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Loyalist College and Skills Ontario encouraging women to enter into skilled trades

Loyalist College and Skills Ontario hold one day forum to encourage young women to enter into the skilled trades
Skilled trades are facing shortages and is dominated by men.

Women in Canada make up close to half the workforce but those numbers aren’t reflected in the skilled trades.

Angela Wilkins with Skills Canada Ontario says numbers are low.

“Somewhere between two per cent and 10 per cent,” she said, depending on the field.

That’s why Skills Ontario and Loyalist College are hosting a skilled trades event aimed at women.

Shortages already exist in many trades and are only expected to increase as baby boomers retire.

READ MORE: Canada’s 10 most in-demand jobs for 2018 and their salaries: Randstad

Roughly 100 female high school-aged students are being given a glimpse of the options out there.

Wilkins hopes the day will help eliminate some of the stereotypes that exist.

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“Mostly because they’re seen as jobs for men, kind of in the past, and we’re just kind of letting girls know that things have changed a lot.”

The college is also in partnership with the charitable organization, the W. Garfield Weston Foundation.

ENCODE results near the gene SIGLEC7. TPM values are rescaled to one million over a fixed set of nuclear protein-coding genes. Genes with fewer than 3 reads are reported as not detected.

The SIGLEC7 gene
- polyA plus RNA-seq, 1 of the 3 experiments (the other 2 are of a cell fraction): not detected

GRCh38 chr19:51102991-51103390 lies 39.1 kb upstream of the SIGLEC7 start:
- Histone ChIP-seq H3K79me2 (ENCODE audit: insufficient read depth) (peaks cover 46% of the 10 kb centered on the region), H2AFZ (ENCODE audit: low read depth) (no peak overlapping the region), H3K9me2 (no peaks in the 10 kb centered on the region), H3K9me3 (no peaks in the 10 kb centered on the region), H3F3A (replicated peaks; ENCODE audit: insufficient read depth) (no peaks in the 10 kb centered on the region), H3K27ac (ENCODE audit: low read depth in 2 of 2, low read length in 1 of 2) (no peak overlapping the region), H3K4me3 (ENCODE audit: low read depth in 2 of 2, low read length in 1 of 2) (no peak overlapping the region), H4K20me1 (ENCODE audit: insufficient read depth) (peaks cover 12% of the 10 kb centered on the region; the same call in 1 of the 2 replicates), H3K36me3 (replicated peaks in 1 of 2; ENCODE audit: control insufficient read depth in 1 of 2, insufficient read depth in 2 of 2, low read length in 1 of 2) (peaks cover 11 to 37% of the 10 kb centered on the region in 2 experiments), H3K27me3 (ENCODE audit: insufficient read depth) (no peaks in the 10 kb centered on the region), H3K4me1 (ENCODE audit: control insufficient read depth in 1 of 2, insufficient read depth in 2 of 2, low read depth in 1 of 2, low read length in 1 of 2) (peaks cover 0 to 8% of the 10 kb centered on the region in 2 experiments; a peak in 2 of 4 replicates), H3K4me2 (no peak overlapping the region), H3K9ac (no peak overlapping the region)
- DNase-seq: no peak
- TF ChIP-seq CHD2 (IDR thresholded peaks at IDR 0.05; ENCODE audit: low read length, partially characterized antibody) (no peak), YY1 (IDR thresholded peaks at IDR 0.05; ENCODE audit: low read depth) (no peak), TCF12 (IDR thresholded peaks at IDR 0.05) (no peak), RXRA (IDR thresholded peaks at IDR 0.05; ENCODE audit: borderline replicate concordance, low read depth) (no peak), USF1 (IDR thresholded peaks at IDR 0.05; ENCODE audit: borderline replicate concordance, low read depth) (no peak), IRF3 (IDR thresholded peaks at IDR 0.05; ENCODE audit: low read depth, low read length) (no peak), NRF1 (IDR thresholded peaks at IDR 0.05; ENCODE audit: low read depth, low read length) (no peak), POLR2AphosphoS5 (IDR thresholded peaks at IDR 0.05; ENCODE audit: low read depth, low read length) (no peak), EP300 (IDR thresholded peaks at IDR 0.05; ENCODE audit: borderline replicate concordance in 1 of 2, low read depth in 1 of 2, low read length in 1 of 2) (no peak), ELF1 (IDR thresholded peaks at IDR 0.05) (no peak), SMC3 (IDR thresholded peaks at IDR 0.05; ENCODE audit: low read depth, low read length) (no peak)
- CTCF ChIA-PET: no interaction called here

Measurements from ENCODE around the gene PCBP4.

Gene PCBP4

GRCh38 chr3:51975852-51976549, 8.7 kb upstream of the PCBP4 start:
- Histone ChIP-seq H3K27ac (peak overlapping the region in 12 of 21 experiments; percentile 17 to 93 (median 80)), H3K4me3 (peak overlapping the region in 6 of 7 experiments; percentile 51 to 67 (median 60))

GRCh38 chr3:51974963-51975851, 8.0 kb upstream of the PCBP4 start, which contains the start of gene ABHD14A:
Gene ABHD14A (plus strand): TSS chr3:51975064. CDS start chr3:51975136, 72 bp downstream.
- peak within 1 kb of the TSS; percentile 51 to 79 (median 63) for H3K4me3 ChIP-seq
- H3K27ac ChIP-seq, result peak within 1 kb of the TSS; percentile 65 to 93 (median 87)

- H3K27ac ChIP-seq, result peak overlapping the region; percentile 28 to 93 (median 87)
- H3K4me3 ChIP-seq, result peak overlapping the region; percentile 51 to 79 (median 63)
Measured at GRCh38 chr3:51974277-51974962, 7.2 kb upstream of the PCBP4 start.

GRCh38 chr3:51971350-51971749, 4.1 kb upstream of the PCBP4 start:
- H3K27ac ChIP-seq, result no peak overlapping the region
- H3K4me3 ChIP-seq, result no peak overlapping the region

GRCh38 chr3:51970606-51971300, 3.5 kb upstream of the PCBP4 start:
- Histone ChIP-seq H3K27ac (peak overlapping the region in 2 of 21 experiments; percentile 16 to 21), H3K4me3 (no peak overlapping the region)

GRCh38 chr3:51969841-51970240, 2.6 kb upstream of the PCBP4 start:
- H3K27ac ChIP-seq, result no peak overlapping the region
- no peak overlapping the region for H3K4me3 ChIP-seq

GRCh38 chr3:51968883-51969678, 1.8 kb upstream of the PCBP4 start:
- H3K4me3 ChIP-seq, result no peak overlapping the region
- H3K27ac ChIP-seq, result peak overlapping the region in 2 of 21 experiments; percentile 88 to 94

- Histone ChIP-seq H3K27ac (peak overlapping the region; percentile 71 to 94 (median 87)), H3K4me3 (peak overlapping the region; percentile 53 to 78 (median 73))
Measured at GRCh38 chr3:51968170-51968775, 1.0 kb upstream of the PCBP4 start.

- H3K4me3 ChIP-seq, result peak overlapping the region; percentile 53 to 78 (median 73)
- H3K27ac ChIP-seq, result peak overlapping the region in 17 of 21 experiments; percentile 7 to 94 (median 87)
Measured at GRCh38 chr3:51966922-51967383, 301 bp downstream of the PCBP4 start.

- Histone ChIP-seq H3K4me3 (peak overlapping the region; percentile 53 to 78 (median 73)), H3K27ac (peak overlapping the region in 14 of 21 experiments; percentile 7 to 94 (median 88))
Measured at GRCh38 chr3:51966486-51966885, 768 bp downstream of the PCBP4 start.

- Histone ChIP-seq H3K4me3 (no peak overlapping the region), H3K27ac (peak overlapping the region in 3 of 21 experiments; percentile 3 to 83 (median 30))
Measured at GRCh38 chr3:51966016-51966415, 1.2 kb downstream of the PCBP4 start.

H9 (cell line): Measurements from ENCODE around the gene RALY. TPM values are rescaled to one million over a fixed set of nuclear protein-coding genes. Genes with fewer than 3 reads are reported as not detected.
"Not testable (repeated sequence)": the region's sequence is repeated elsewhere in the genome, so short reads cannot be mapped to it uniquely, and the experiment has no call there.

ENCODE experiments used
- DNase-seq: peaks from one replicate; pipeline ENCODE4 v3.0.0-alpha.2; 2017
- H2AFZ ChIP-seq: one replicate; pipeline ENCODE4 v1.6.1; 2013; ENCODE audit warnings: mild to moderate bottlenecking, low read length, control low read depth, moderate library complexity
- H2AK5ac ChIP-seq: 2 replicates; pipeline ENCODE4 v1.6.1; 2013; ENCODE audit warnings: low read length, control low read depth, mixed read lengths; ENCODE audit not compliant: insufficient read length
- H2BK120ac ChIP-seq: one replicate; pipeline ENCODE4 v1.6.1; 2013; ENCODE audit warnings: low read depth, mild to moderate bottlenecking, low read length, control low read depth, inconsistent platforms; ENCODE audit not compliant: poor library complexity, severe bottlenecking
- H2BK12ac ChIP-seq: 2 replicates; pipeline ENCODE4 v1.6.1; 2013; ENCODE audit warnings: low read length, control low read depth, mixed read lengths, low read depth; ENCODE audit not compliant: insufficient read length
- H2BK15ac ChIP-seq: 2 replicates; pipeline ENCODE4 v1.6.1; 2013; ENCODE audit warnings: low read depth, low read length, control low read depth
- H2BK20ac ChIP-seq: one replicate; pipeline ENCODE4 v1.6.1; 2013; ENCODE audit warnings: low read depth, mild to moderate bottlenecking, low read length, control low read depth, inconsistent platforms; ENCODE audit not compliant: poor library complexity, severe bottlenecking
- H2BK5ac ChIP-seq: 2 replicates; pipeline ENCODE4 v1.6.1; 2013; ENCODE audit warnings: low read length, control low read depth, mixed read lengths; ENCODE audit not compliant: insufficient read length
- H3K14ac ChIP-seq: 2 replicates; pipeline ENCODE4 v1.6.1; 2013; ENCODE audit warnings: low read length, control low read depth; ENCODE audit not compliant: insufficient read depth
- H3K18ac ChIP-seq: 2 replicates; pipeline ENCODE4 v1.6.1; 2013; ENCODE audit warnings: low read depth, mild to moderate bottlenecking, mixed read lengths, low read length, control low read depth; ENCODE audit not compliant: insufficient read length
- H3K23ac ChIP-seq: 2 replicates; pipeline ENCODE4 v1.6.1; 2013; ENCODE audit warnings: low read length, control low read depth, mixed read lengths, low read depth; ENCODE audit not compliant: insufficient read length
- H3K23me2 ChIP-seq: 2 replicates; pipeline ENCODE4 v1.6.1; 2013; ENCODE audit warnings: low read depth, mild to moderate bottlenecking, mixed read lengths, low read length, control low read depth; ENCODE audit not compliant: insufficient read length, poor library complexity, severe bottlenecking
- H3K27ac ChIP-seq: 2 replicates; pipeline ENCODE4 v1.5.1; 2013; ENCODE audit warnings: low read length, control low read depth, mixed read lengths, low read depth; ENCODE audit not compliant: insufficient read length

In 2013, the college and the charity started a fellowship program for students and apprentices.

Project lead with the college, Jeremy Braithwaite, says the three-year pilot project has now been extended to 2020.

Braithwaite says financial aid is only part of what is available to skilled trades students as they enter the college.

“Professional supports, the academic supports and the personal supports that they receive are really what help them become even more successful,” he said.

READ MORE: 7 careers in the trades that are in demand in Canada now

Sarah Stoliker is acting as a mentor for the day and sharing her experience with the students.

She’s in her first year in the Motive Power program at the college and has been able to take advantage of the fellowship program as well.

Stoliker likes the fact that skilled trades provide versatility in an ever-changing work environment.

“Help myself, fix cars, maybe do racing on the side, so there’s lots of opportunities, endless transferable skills that I can take anywhere I go.”

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Grade 9 student Ariana Blake-Parsons says the day has been informative.

She’s not sure if the skilled trades are for her but only because she’s interested in the medical field, not because trades jobs are dominated by men.

“Obviously, it would be nice to have more female people into this kind of stuff so I’m not really intimidated by that.”

Manpower’s 2016/2017 Canada Talent shortage survey found the most difficult jobs to fill for employers is the skilled trades.